The Navy is leaning towards a 50,000 tons carrier capable of launching heavier aircraft using a steam catapult, rather than the ski-jump on the Gorshkov / Vikramaditya.

The Navy has earlier indicated it prefers the Electromagnetic Aircraft Launch System (Emals) on its new aircraft carriers.

The Navy issued an RFI (request for information) to several global aviation majors, including American Boeing, French Dassault and Russian MiG companies, for 'an alternate deck-based aircraft' in November.

"Information is being sought to acquire over 40 fighters for the 40,000-tonne IAC-1 (indigenous aircraft carrier), being built at the Cochin shipyard and expected to roll out by 2014-2015 now, and IAC-2, which will follow later," a source told TOI.


http://media.sawfnews.com/images/Blogph ... arison.jpg

Image


I foresee a license build of a CVF here...or worse the brits selling them PoW.

spazsinbad wrote:SE, nevertheless the USN did test their aircraft with the ski jump to get excellent results as was the case with the USAF testing. The USN has had a strong 'dislike' of ski jumps for various reasons (so as not to encourage the USMC I would imagine) but then again I'm guessing. The USN do have the correct aircraft to be catapulted from their catapults and of course they can be arrested at any time (within limits). No big deal. One can see how the USAF was more interested in ski jumps for reasons stated above.


The rotary wing and ground marines have a dislike of ski-jumps as well as they would take between 1 and 3 landing spots,

Ski-Jumps are great compared to flat surface landings. Compared to catapult launches they require 50-75% more deck space to launch an aircraft. With a STOVL aircraft this is negated not requiring an arrested landing and the angled deck it requires. Although you do give a lot in order to have STOVL aircraft. In the F-35's case its not insignificant reductions in payload and range.

spazsinbad wrote:Interesting (to me anyway) factoid about Rafale and de Jump de Ski (don't know if it has been put into practice though?).

http://www.flightglobal.com/pdfarchive/ ... 02611.html


It wasn't. The Clemenceau class carriers were intended to operate rafale while the CdeG and Richelieu were under construction. The Rafale was too happy to operate with the old 50m british BS-5 cats. The plan was to add ski jumps to the end of the two old carriers to help the Rafale's take off. They tried it a couple of times and it didn't go over too well. They ended up retiring Foch early and going only with CdeG (especially after Richelieu was cancelled).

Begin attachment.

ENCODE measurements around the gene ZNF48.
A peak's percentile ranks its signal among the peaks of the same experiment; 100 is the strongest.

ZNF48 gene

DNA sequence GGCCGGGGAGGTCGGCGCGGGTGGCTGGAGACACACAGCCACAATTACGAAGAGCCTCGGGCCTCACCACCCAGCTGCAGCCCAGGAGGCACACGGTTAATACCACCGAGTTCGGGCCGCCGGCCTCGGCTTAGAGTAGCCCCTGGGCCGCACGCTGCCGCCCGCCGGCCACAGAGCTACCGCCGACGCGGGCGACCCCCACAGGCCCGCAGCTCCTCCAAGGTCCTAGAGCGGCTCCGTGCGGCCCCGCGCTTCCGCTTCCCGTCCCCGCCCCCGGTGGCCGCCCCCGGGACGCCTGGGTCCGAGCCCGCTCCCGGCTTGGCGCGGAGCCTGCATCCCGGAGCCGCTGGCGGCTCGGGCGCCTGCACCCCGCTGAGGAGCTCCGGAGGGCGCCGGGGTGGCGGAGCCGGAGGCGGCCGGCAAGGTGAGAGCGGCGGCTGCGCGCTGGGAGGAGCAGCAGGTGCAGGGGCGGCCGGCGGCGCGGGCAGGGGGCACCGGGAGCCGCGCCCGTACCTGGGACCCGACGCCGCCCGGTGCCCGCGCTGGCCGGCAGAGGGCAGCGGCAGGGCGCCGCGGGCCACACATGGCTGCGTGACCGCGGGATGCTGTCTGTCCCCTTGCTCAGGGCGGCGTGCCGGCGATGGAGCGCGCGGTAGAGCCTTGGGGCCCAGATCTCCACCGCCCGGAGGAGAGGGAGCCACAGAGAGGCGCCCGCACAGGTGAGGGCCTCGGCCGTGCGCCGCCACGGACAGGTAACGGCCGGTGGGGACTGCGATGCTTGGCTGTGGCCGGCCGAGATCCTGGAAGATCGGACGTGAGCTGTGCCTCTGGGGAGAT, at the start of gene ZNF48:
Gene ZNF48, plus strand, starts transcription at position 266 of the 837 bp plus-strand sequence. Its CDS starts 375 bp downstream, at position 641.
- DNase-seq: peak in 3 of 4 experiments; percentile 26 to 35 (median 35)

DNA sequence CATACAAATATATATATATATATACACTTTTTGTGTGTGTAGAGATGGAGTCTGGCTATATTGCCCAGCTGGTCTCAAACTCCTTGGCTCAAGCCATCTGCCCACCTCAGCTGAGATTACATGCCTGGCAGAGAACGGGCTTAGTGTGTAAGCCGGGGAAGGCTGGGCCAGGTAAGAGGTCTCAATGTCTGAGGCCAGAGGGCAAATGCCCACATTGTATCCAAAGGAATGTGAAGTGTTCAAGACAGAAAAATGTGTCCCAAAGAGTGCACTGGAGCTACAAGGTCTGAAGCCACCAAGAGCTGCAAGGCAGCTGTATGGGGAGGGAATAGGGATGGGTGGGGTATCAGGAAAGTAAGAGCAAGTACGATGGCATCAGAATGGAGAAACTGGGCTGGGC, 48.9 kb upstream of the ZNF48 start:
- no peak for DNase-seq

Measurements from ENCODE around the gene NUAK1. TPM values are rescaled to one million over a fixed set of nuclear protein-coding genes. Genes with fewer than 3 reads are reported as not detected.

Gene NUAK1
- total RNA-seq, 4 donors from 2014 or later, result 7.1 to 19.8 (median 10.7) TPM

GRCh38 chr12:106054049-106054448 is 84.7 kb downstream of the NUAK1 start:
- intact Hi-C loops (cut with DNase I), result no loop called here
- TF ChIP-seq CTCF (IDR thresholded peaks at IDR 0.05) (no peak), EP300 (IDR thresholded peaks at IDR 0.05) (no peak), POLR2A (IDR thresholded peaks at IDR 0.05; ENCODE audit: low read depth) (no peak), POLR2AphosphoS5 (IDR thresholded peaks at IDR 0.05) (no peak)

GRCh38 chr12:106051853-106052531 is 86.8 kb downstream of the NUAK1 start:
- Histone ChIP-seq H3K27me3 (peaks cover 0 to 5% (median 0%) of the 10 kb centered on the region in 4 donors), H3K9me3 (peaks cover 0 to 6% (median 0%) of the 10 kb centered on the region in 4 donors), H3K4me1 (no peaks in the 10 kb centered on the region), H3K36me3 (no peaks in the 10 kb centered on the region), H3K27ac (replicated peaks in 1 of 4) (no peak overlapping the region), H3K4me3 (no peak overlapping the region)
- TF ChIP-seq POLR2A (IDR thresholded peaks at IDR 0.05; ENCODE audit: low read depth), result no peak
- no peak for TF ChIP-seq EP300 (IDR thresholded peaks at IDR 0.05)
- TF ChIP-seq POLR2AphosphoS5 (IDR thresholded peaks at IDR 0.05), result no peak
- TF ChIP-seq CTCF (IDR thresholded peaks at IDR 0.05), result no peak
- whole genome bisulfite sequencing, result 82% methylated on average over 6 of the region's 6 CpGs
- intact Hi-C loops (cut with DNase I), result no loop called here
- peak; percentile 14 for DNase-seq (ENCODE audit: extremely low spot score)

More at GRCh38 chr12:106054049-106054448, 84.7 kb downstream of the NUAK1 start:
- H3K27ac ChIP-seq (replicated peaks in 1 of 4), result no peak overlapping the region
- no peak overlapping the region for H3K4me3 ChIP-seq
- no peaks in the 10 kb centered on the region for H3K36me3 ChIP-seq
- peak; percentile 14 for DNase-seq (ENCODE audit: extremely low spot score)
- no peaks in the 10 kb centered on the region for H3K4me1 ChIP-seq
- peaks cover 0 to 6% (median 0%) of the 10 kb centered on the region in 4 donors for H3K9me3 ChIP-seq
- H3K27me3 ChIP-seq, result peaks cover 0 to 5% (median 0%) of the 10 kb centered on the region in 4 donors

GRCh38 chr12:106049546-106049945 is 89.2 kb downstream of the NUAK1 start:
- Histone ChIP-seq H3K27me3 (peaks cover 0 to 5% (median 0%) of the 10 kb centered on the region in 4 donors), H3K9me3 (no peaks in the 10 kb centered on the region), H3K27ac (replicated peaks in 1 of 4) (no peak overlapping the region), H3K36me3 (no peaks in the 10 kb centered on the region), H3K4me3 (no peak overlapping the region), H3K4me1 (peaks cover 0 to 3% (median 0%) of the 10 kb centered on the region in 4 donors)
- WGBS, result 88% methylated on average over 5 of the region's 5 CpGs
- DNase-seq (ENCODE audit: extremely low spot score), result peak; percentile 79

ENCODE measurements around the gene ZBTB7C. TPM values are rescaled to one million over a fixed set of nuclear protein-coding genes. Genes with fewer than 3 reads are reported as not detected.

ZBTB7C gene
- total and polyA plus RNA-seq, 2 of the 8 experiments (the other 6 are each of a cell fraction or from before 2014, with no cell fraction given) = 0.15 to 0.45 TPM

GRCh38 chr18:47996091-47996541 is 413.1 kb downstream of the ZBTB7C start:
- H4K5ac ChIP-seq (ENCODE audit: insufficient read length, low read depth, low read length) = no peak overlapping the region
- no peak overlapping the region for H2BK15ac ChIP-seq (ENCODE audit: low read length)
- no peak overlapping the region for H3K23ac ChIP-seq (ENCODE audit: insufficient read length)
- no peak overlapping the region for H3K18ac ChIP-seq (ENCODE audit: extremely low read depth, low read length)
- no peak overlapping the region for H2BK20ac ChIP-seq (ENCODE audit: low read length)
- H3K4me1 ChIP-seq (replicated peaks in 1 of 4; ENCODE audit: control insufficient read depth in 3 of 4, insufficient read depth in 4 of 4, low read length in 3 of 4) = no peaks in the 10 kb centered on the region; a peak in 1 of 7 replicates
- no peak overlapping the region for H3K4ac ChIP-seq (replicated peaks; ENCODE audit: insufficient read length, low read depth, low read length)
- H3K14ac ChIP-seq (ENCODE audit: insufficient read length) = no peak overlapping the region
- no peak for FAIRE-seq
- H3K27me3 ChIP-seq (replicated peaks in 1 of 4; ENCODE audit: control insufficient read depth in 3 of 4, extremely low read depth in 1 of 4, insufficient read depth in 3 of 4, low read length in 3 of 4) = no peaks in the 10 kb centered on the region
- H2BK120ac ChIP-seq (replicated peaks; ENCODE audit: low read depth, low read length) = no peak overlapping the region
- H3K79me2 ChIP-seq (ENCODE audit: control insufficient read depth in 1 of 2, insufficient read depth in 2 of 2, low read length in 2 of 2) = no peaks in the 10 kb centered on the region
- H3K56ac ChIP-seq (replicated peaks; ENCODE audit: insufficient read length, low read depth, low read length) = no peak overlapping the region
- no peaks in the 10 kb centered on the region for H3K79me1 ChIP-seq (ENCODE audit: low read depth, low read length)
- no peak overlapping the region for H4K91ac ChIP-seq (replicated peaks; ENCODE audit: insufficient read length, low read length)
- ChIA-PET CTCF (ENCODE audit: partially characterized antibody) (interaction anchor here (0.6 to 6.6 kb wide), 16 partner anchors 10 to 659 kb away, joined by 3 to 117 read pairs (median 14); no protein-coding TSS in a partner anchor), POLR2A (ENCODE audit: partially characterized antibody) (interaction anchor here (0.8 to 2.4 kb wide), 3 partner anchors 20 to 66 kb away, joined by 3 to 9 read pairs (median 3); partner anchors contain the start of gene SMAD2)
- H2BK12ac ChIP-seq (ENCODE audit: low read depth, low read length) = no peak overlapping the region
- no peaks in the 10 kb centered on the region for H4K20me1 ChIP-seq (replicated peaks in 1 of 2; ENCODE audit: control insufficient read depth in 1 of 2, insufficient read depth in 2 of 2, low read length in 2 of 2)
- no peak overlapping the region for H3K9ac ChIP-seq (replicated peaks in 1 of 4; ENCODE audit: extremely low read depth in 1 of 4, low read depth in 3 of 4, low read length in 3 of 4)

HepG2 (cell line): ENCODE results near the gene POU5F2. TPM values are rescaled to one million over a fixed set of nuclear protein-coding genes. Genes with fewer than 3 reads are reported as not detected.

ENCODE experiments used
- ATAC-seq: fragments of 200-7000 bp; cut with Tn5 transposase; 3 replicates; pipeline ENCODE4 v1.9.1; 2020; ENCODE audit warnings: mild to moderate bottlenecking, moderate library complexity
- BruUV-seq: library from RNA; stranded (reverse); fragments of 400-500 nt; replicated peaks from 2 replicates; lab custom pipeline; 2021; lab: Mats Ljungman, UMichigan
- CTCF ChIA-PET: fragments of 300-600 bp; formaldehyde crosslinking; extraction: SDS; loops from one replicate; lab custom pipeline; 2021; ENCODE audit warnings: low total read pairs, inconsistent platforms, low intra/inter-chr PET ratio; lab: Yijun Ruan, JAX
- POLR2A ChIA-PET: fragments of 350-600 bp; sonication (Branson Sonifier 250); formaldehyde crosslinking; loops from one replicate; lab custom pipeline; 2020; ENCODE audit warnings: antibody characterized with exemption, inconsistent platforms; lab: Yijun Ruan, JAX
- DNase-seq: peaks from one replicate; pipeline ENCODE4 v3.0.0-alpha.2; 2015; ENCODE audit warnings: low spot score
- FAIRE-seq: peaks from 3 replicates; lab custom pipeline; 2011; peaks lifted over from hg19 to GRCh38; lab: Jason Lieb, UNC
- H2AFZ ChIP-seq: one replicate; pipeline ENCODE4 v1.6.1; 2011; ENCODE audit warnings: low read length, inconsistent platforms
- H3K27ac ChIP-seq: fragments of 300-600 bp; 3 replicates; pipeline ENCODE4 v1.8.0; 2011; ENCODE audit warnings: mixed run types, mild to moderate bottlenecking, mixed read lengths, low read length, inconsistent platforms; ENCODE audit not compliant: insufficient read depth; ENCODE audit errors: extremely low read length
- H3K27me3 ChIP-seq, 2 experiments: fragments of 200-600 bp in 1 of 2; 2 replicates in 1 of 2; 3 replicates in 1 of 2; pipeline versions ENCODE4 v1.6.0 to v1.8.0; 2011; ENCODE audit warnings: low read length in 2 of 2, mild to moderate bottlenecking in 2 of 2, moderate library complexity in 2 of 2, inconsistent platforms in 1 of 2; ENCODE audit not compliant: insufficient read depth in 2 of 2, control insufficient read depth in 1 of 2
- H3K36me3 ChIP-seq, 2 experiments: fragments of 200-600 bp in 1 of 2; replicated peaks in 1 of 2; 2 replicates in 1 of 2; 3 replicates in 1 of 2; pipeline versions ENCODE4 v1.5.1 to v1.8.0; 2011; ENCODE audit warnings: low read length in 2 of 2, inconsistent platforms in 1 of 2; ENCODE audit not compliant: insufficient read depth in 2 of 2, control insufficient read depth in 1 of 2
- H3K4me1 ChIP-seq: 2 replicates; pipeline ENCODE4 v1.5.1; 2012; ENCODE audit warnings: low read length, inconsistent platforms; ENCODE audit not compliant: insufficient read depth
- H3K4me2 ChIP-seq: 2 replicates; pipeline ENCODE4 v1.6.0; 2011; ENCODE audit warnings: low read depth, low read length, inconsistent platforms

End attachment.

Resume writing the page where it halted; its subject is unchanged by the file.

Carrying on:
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Unread post31 May 2010, 22:58

bjr1028, thanks for your info. Here are some Art Nalls thoughts about STOVL ops USMC wise:

Hawker Association Newsletter 16 Spring 2007 - Updated on 16Mar2007

http://myweb.tiscali.co.uk/hawkerassoci ... flyon.html

"....[Art Nalls USMC Bio] ...operational experience in the AV-8A, was a test pilot for the early AV-8Bs and project test pilot for the TAV-8B. I also have over six hours of flight time in Harriers and Skyhawks without the engine running (during air-start testing), hundreds of shipboard landings and was a test pilot for Harrier trials including high angle-of-attack tests, weapons tests, asymmetric take-off and landing tests, and shipboard ski-jump tests. I was fortunate to hit the programme when everything needed to be explored and we only had three pilots to do it all.

Editor's Note. In answer to some questions raised by the above, Art sent the following.....
I was a military test pilot at Pax River, having graduated from the USAF Test Pilot (TP) School with Class 85A. At that time the new AV-8B was being introduced and there was no shortage of work. In fact, I had been offered a TP job Edwards AFB while a student there but Marine Colonel Harry Blot, my former CO, told me in no uncertain terms that if I accepted a job testing for the Air Force I was to stay there and never come back to the Marines; I had been sent to Edwards to become a qualified TP so had better get back to work for the Marines!